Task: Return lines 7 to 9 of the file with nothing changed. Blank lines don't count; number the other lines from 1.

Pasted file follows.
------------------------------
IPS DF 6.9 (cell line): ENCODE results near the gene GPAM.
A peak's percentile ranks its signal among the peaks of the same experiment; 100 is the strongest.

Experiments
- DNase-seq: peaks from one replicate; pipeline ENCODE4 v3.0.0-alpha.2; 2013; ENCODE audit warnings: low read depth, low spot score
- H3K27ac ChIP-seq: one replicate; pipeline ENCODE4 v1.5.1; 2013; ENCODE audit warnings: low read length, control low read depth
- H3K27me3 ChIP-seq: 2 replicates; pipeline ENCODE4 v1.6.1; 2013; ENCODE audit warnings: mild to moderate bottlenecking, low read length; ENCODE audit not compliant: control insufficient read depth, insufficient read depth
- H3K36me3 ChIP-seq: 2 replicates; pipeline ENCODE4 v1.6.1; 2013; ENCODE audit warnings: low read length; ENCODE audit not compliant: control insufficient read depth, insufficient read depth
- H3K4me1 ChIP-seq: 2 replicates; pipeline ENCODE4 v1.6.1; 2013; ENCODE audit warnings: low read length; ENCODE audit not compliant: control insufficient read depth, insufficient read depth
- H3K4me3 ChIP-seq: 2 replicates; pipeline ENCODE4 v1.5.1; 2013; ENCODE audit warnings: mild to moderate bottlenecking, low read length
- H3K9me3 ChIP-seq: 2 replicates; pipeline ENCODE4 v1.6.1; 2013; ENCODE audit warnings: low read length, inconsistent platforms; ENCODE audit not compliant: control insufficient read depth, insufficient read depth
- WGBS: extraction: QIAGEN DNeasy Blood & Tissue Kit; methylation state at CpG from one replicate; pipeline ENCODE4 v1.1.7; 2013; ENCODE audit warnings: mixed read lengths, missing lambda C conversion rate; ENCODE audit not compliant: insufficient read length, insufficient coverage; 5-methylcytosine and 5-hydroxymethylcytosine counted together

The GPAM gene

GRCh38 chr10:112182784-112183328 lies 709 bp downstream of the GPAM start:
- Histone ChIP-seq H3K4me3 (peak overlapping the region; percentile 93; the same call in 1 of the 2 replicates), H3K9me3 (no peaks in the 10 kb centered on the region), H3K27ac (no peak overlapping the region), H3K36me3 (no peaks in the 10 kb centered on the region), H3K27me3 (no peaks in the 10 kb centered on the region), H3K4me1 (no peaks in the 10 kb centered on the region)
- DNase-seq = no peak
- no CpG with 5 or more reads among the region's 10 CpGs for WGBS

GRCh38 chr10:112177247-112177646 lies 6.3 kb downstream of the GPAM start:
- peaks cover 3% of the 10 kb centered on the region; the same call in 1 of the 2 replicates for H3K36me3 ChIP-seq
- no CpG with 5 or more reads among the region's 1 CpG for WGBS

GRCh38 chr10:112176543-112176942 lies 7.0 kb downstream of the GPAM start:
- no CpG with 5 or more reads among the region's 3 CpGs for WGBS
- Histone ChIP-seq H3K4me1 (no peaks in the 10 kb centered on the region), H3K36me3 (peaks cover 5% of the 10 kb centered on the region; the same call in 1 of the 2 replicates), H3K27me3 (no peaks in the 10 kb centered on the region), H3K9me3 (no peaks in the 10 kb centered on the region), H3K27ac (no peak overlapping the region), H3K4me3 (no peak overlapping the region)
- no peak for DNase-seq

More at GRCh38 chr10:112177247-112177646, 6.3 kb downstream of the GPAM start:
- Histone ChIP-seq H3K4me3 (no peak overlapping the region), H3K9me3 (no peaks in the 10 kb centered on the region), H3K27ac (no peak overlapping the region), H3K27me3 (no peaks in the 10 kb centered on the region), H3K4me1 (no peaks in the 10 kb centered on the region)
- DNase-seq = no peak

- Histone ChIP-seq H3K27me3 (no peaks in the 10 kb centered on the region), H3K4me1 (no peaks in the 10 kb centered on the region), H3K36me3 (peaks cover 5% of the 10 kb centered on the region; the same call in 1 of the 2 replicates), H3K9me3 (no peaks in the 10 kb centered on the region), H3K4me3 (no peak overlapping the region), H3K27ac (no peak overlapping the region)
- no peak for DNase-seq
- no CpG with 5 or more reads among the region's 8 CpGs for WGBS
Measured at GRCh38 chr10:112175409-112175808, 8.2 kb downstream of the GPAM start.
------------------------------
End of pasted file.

- H3K36me3 ChIP-seq: 2 replicates; pipeline ENCODE4 v1.6.1; 2013; ENCODE audit warnings: low read length; ENCODE audit not compliant: control insufficient read depth, insufficient read depth
- H3K4me1 ChIP-seq: 2 replicates; pipeline ENCODE4 v1.6.1; 2013; ENCODE audit warnings: low read length; ENCODE audit not compliant: control insufficient read depth, insufficient read depth
- H3K4me3 ChIP-seq: 2 replicates; pipeline ENCODE4 v1.5.1; 2013; ENCODE audit warnings: mild to moderate bottlenecking, low read length